4 – Brexit
UK PM May risks no-confidence vote on Brexit, eurosceptics warn: Telegraph
“If the cabinet does not chuck Chequers I think we will have a vote of no confidence … by this week, next week. We are completely on the brink now,” an unnamed source from the European Research Group of anti-EU lawmakers in May’s ruling Conservative party told the Telegraph.
5 – Markets
You have to click through on these to the tweets because the charts are important.
BAML global fund manager survey looking increasingly bearish pic.twitter.com/OKUT8hTx1i
— Jonathan Ferro (@FerroTV) October 16, 2018
Pretty sharp investor reasssesment of the global economy, according to BAML’s latest survey. Expectations for growth slumped to their lowest levels since Nov 2008, and number of respondents saying economy is in late cycle highest since November 2007. pic.twitter.com/loofKbiryV
— Robin Wigglesworth (@RobinWigg) October 16, 2018
People really starting to hate on the dollar. Cc @colbyLsmith pic.twitter.com/gJcwDkFSDG
— Robin Wigglesworth (@RobinWigg) October 16, 2018
Corporate profit expectations have rolled over quite decisively as well, in tandem with the glummer growth outlook. pic.twitter.com/O2ekhoeoOu
— Robin Wigglesworth (@RobinWigg) October 16, 2018
On the second tweet above and the US dollar, note that EM currencies have rallied. I talked a lot about EM being oversold and potentially rallying. Now we see why.
EM currencies up a cool 3.7% since early September, DXY and BBDXY down modestly over this stretch. pic.twitter.com/IdMPD2z6Bp
— Luke Kawa (@LJKawa) October 16, 2018
German economic expectations index at joint lowest since 2012 – ZEW cites trade wars, Brexit https://t.co/GQJFuhiN28 pic.twitter.com/DLLLakKqcL
— Mike Dolan (@reutersMikeD) October 16, 2018
Morgan Stanley outshines investment banking rivals
James Gorman, chief executive of Morgan Stanley, expressed consternation at the share declines this year given the bank’s operational performance. “Return on equity is up 40 per cent year to date, revenue is up 12 per cent . . . [the stock’s performance] is a little bewildering against the backdrop of a strong US economy, when we are overweight the US,” he said…
He committed to continuing to return capital to shareholders in the form of dividends and buybacks, barring a dramatic change in market conditions. “Our capital distribution should go up,” he said. “Frankly, we are making too much money to leave it [inside the bank].”
BofA Pays Price for Being Cautious on Leveraged Loans
Bank of America Corp. blames some of its investment bank’s earnings miss on avoidance of riskier loan deals as shadow banks get tougher. But since leveraged lending traffic cops stopped handing out tickets for infringing their own guidance months back, this seems like a self-imposed limit.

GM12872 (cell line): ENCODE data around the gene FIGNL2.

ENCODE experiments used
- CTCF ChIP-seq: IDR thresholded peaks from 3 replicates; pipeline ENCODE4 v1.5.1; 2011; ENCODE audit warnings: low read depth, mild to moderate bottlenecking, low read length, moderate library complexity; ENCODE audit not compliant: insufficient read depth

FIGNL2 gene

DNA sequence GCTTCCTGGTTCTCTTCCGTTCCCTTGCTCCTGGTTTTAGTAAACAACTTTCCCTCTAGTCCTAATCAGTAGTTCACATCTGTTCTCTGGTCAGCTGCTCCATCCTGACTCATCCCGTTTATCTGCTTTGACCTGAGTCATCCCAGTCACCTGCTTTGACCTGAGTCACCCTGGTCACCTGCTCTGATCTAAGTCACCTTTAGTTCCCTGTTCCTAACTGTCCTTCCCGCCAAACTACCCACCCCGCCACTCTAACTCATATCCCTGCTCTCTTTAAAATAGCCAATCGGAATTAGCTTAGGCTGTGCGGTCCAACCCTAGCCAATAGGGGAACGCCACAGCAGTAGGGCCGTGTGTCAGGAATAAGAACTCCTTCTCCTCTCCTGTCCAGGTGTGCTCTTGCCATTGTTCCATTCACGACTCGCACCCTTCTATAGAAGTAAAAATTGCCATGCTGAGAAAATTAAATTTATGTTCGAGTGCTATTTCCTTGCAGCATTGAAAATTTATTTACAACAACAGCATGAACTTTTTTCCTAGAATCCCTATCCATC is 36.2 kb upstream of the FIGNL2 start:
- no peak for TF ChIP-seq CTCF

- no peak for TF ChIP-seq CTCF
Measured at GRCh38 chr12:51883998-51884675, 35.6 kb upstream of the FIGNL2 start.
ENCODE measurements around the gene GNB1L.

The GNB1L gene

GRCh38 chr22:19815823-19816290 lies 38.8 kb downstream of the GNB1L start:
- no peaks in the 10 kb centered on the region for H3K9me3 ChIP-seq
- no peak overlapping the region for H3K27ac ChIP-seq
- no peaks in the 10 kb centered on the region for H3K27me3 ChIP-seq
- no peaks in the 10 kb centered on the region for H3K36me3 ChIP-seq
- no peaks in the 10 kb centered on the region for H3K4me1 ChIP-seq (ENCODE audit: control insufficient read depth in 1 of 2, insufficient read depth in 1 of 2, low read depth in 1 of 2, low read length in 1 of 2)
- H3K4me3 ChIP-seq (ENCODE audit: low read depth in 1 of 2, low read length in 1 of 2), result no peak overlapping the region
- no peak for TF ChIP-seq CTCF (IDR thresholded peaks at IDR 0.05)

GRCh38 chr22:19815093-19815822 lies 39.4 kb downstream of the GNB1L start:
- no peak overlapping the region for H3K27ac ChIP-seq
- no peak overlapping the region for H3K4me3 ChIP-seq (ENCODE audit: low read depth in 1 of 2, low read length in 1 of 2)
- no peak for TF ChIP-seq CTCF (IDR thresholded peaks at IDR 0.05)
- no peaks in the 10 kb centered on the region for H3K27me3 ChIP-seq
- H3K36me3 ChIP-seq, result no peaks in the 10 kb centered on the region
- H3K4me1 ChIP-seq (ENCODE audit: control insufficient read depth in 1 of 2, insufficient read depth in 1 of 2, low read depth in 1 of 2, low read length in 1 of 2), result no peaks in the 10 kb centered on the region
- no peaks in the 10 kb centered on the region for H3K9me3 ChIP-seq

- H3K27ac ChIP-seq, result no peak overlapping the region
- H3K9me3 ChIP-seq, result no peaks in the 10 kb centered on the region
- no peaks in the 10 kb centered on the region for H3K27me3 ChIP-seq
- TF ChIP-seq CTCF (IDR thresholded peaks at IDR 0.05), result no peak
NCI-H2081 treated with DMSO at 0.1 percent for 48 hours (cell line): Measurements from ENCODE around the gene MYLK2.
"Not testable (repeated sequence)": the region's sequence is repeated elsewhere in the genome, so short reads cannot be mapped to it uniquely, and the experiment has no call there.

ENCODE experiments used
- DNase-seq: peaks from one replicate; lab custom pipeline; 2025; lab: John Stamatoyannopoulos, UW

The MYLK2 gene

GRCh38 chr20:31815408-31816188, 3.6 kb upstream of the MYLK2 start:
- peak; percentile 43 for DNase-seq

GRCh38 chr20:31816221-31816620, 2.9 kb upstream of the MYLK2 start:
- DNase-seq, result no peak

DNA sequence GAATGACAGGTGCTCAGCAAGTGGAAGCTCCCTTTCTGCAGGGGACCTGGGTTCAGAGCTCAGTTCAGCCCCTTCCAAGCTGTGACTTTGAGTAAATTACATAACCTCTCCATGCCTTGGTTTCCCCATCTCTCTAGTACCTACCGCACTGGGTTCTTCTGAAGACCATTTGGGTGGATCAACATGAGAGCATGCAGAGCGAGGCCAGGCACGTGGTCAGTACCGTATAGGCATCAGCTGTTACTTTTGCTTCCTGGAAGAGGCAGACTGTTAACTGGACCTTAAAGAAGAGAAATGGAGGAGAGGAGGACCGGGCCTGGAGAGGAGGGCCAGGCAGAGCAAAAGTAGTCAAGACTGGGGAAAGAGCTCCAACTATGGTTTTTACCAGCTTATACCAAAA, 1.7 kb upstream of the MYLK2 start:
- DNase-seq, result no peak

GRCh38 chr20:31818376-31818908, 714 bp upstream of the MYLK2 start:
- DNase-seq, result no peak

The Trump administration has long been telegraphing a loosening of rules on how banks arrange and syndicate leveraged finance debt. The U.S. Comptroller of the Currency Joseph Otting said in February that banks could do leveraged lending however they wanted, as long as it didn’t affect their soundness…
Continuing to heed a regulatory regime that is no longer being enforced while competitors don’t may be prudent long-term risk management. But it’s probably not going to help BofA boost profit, or win share of the high-fee U.S. leveraged finance business.
My view: The BofA example is everything that’s wrong with Trump’s anti-regulatory approach. It’s criminal. At least BofA has had the discipline to resist.
6 – US politics
Turnout surges among young voters in battleground states’ primaries
In the state-by-state analysis, the Democratic data firm TargetSmart said young people 18-29 have the potential to decide control of Congress and affect competitive races for governor in key states on Nov. 6…
- In North Dakota, where Sen. Heidi Heitkamp is one of the most vulnerable Democrats seeking re-election, turnout jumped to 11.7% of registered youth voters, from 4.8% previously.
- California, a crucial state with a number of Republican-held “toss-up” seats this cycle, had a 9.3% increase.
- Oklahoma turnout surged by almost 18%.
- Montana turnout jumped 6%.
My view: another datapoint that should make one doubt the post-Kavanaugh narrative about Republican engagement.
7 – China
My view: A lot of jitters are due to mounting fears about a slowdown in China.
Chinese stocks hit fresh four-year low on lingering economy and trade fears
“No one is taking a long-term view at this point. People will stay on the sidelines until the US midterm elections, which will make it clear if Trump’s hardline trade stance will materialise or not,” said Leung.
Macau casino shares down 40 per cent since June as trade war deters Chinese high rollers
China’s crackdown on corruption and investors’ fears over the impact of the trade war on the economy have sent the stock prices of Macau’s top six casinos tumbling an average of 40 per cent since June, bringing their valuations back down to reasonable levels.
But investors are not convinced the cheaper stocks are a sign that a reversal is on the cards, given expectations that many wealthy Chinese high rollers will continue to give Macau a miss as economic growth and the value of the yuan exchange rate weakens.